Modern American life has conflated the end of time with everyday time. We are living each day in a panic as though it is the last day. We experience each moment as though it is a deadline, an end, a final chance for productivity. We are not waiting for The End Of Time to live at the end of time.
On a practical peacebuilding level, where pseudo-religious loyalties are a factor, the film deftly underscores the influence of shallow, self-serving, destructive End Times ideologies on one's behavior.
In addition to his famed tirades was Jobs' "reality distortion field." Jobs would draw a picture of the world that seemed to defy all reality. At worst, he simply lied. At best, he cast a vision of what could be and then got others caught up in making that vision a new reality.
As an African American that knows historically the Jim Crow system of segregation affirmed by the case of Plessy v. Ferguson which made it the law of the land in separating us from having the opportunities of those who felt privileged to exercise such power.
No one understands all of Revelation's numbers and symbols. Still, almost all interpreters have come to a common assessment of several keys: the Lamb, the Beast, the Great Prostitute, the Other Beast and the New Jerusalem.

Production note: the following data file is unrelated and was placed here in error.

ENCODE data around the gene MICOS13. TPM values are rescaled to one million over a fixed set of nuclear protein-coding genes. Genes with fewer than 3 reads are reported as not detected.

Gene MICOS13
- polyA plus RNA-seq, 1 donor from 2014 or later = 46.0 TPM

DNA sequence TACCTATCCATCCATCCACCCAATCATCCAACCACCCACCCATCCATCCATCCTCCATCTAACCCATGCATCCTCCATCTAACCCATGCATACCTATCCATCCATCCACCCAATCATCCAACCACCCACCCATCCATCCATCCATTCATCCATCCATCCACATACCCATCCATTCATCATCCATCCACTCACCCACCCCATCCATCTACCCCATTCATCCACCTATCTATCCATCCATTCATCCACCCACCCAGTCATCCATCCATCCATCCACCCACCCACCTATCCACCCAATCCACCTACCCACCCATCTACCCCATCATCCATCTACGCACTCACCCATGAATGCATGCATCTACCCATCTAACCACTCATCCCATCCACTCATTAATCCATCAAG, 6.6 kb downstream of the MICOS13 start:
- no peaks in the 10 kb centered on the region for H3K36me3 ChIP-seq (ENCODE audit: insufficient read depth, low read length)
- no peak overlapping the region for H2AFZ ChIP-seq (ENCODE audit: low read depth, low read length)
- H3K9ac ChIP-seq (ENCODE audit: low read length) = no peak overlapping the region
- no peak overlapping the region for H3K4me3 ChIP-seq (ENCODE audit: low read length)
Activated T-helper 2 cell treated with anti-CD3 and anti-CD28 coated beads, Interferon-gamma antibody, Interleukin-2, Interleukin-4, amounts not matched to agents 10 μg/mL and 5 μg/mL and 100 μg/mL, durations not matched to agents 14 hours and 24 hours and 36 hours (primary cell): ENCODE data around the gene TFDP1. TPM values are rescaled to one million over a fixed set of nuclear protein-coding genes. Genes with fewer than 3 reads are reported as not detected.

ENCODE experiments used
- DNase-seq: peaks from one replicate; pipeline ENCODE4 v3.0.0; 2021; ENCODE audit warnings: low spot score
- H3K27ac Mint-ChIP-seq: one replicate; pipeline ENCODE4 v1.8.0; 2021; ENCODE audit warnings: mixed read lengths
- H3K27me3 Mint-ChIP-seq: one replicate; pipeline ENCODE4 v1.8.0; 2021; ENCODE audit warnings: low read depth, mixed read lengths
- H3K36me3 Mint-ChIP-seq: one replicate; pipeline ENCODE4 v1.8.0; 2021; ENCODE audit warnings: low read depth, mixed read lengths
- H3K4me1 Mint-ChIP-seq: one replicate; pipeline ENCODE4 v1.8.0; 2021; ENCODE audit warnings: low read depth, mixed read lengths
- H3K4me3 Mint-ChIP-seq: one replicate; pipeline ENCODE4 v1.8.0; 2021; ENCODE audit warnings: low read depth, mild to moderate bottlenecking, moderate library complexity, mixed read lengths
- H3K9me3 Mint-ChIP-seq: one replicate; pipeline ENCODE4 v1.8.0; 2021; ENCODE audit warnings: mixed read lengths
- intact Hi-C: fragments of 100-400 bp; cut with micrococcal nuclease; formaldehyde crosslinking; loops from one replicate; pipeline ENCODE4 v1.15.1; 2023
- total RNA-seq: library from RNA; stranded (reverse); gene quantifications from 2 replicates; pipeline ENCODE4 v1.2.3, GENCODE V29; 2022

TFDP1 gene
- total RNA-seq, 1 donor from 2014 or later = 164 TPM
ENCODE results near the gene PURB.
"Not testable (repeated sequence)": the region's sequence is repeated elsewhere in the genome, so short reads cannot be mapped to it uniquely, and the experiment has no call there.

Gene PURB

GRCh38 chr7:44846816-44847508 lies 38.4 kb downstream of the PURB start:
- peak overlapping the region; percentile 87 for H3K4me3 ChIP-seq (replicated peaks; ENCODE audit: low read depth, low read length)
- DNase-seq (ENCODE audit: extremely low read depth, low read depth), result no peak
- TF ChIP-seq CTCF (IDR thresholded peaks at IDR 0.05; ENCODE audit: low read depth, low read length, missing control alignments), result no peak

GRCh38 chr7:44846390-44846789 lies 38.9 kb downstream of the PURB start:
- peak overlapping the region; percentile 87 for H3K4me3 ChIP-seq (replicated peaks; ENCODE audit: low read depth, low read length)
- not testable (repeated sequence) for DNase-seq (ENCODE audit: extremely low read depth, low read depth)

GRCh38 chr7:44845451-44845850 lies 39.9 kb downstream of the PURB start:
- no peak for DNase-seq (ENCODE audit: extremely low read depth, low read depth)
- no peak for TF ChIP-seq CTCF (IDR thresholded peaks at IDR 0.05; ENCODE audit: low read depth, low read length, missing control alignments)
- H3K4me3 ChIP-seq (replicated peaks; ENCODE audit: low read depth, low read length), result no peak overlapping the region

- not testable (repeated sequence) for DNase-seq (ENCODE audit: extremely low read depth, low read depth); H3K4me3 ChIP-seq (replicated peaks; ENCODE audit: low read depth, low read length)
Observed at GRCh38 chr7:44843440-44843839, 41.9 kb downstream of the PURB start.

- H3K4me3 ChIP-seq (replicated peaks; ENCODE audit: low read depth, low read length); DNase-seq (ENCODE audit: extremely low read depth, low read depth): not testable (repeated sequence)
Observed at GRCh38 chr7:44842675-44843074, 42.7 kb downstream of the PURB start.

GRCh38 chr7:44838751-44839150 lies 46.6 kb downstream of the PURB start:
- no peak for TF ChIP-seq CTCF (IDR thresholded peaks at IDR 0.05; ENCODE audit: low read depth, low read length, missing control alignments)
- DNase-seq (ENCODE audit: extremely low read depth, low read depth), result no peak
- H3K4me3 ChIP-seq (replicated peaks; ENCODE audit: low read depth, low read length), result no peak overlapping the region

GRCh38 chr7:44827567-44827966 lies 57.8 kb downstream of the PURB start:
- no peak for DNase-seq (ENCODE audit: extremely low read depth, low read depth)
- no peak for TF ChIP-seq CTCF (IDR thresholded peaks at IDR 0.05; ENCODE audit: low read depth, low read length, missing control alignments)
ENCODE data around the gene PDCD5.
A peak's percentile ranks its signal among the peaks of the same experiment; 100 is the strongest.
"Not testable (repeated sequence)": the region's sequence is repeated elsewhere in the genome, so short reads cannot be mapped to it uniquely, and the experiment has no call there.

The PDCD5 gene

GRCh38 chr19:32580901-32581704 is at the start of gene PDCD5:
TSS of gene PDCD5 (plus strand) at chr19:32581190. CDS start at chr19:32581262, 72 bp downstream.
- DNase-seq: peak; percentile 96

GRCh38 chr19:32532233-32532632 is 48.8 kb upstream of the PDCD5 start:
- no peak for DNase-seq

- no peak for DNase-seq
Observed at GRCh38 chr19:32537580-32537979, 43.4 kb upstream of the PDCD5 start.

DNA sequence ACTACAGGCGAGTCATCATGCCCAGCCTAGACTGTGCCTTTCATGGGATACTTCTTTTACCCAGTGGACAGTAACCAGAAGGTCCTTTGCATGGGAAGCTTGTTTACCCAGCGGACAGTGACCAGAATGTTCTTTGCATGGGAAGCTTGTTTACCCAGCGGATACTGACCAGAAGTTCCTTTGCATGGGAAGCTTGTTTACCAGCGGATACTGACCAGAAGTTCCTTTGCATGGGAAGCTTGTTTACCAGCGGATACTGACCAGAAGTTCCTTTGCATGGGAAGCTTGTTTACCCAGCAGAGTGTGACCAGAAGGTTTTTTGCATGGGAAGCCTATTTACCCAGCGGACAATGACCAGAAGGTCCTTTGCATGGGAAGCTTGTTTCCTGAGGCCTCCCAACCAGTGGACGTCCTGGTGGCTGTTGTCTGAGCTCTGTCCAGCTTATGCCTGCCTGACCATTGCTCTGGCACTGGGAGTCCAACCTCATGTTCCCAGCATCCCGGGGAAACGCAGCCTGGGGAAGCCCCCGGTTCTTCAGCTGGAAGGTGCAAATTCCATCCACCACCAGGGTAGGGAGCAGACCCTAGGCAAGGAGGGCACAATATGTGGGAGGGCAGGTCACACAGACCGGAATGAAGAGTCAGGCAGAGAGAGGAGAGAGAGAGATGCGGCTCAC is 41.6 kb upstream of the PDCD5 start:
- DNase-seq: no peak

Around 1830 John Nelson Darby, having selected scripture passages from Daniel, Revelation, 1 and 2 Thessalonians and elsewhere, pasted them together, called them a whole, and invented the Rapture, a word not found in the Bible.
Christians can bet on a supernatural rescue for themselves and their kind and wait for the cataclysm, or they can dedicate themselves to compassionate action to alleviate suffering and injustice, to creating a better world.
Predictions of the Apocalypse or its personal equivalent of a direct path to heaven have been a common theme throughout human history. We seem determined to keep ourselves in a constant state of preparation for the end of time.